I’ll tell you what no one wants to talk about: their toes.
I could get people to discuss intimate details of their financial or their love lives before they would open up about their feet. Oh, sure, there are exceptions.
“I just had my first pedicure of the season!” says a friend of mine, showing off her toes with a stylish French polish in a pair of bright red sandals. I am also wearing sandals and make sure my feet are hidden under my chair as I compliment her lovely toes.
(Lovely toes! I think. Who has lovely toes over the age of 50? It’s unnatural.)
The undeniable fact is, while our personalities get richer, our humor evolves, and our empathy grows, our feet just get uglier by the year. I once met a woman who said it was a requirement for every older woman to paint her toenails.
“Otherwise,” she insisted, “You look Amish or dead.”
I’m not sure which of these my feet look like but (no offense to the Amish) it’s not a good look. I discovered dark purple nail polish covered the discoloration better than any other color and I made it my signature look. For a short period, I thought my troubles were over. Then I discovered, to my horror, I had toenails growing in the wrong direction. These toenails were growing up rather than out.
I went to a podiatrist. She was completely disinterested.
“Yes, it might be a fungal infection,” she admitted, but the test to determine this was extremely unreliable and there was no cure if the results were positive. “Most people over fifty start to develop these sorts of issues,” she went on, as if I were wasting valuable medical resources coming in with my poor, overgrown nails.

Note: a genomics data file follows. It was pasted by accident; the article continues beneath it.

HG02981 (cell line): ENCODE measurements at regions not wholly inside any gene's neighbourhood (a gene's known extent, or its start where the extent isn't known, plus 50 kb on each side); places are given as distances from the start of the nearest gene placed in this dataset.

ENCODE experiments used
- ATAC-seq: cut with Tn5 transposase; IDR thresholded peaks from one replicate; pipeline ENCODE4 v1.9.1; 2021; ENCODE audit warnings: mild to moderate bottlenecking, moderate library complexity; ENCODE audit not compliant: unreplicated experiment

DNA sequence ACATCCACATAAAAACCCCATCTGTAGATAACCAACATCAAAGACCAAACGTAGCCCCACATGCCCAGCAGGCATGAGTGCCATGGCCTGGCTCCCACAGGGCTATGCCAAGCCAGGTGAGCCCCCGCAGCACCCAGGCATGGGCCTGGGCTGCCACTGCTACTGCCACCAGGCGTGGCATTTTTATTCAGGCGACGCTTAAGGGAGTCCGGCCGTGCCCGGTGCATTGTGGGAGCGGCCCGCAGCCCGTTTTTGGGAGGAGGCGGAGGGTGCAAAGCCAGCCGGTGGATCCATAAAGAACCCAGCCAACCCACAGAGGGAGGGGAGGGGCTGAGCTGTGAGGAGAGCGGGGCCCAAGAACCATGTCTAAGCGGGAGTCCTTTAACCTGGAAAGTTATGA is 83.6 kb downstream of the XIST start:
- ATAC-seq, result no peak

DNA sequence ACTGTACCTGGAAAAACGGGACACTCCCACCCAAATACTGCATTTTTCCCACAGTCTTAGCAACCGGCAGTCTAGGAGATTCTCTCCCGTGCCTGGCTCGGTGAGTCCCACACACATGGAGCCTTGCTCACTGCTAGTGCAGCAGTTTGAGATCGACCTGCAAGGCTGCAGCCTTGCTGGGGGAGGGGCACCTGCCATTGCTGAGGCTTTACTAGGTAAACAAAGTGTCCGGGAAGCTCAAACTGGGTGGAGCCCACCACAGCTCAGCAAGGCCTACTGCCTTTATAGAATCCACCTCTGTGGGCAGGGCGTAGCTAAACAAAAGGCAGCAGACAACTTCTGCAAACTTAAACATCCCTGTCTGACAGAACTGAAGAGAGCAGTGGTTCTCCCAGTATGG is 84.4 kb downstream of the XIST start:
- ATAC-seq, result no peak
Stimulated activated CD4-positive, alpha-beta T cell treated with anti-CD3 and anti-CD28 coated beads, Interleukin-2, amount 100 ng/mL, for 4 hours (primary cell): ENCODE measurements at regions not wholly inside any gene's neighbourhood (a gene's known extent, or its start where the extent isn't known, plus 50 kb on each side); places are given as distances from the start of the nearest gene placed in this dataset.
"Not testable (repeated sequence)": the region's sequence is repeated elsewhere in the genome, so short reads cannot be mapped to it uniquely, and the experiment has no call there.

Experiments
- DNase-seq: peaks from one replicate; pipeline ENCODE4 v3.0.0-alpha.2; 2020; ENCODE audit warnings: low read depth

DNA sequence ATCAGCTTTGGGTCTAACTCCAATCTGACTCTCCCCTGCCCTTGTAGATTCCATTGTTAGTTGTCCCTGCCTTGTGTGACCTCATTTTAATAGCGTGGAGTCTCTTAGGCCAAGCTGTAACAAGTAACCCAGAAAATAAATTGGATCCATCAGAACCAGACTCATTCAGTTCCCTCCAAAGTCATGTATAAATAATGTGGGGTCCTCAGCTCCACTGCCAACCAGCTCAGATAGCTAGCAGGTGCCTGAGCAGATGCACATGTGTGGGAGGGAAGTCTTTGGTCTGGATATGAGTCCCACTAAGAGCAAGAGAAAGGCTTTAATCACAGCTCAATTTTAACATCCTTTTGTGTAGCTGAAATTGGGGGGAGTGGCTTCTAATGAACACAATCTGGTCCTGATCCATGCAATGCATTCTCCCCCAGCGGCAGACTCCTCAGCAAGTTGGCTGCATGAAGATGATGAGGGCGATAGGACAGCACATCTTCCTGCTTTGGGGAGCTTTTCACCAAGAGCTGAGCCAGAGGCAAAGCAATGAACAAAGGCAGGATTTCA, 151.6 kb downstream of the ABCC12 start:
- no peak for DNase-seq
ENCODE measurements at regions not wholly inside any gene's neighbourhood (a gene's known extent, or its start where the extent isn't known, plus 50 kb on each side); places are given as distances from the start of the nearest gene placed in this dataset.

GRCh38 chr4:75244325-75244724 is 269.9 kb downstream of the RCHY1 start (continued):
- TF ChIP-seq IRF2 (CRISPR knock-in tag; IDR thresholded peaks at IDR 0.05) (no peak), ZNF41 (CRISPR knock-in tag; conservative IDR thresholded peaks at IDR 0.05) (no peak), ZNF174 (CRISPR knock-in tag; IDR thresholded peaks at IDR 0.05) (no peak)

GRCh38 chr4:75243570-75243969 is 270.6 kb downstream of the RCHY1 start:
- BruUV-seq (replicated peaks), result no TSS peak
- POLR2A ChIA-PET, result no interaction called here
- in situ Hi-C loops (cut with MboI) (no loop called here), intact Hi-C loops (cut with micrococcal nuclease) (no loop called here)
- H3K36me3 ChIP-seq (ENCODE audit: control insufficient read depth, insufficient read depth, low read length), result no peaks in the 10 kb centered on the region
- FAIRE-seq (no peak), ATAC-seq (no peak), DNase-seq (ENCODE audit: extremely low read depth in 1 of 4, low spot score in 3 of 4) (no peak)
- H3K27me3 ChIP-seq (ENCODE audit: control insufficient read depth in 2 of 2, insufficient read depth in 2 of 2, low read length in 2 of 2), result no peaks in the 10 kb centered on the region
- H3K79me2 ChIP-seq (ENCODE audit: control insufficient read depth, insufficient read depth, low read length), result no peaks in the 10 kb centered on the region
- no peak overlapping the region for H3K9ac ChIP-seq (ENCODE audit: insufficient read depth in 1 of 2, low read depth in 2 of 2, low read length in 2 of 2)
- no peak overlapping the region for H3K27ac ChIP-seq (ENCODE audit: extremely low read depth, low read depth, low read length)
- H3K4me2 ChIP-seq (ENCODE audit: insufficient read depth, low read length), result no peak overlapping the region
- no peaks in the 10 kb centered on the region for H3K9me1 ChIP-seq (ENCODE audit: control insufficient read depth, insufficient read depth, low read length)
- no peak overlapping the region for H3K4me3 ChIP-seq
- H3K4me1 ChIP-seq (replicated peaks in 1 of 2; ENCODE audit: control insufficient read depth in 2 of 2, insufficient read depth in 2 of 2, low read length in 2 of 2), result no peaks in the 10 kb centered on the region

“Here’s what you do,” she continued, and reached beneath her desk. Instead of emerging with some sort of high tech pill or salve, to my alarm, I heard the whirring of a motor.
“You just buy a little Dremel saw and file them down,” she said, “you might get your husband to do it for you, if he’s willing.”
In moments, she had sanded down the offending nails. I was flabbergasted that this was what it had come to: I now needed to file off offending parts of my body with equipment purchased from the hardware store.
I returned home with this news to my husband, Peter. Unlike me, he was delighted with the news. Peter loves do-it-yourself solutions and, conveniently, he already owned a Dremel saw. Peter happily donned a facemask and began buzzing off our toenails. He seemed to be enjoying himself entirely too much. “This is great!” Peter exclaimed, seeing
“This is great!” Peter exclaimed, seeing months of toenail accumulation disappear under the drill. “I could do this for a living!” I suddenly had visions of Peter showing up at county fairs and farmer’s markets with his little saw.
“You could bring it to the next family reunion,” I suggested. “It would be a great way to get to know people better.”
Now regular dremelling keeps my toes, if not attractive, at least not unsightly—assuming most of my peers have diminished eyesight and I stay in low light. My only consolation is, like so many other things, I’m not alone.
Now when I see folks wearing socks with sandals, I don’t judge. I assume, just like me, they’re hoping I’ll appreciate their ready smile, or their quirky outfit, or their uncannily accurate observations on the weather. Like me, they’re hoping I’ll notice anything – anything at all – before I notice their toes.
Carrie Classon’s memoir is called, “Blue Yarn.” Learn more at CarrieClasson.com.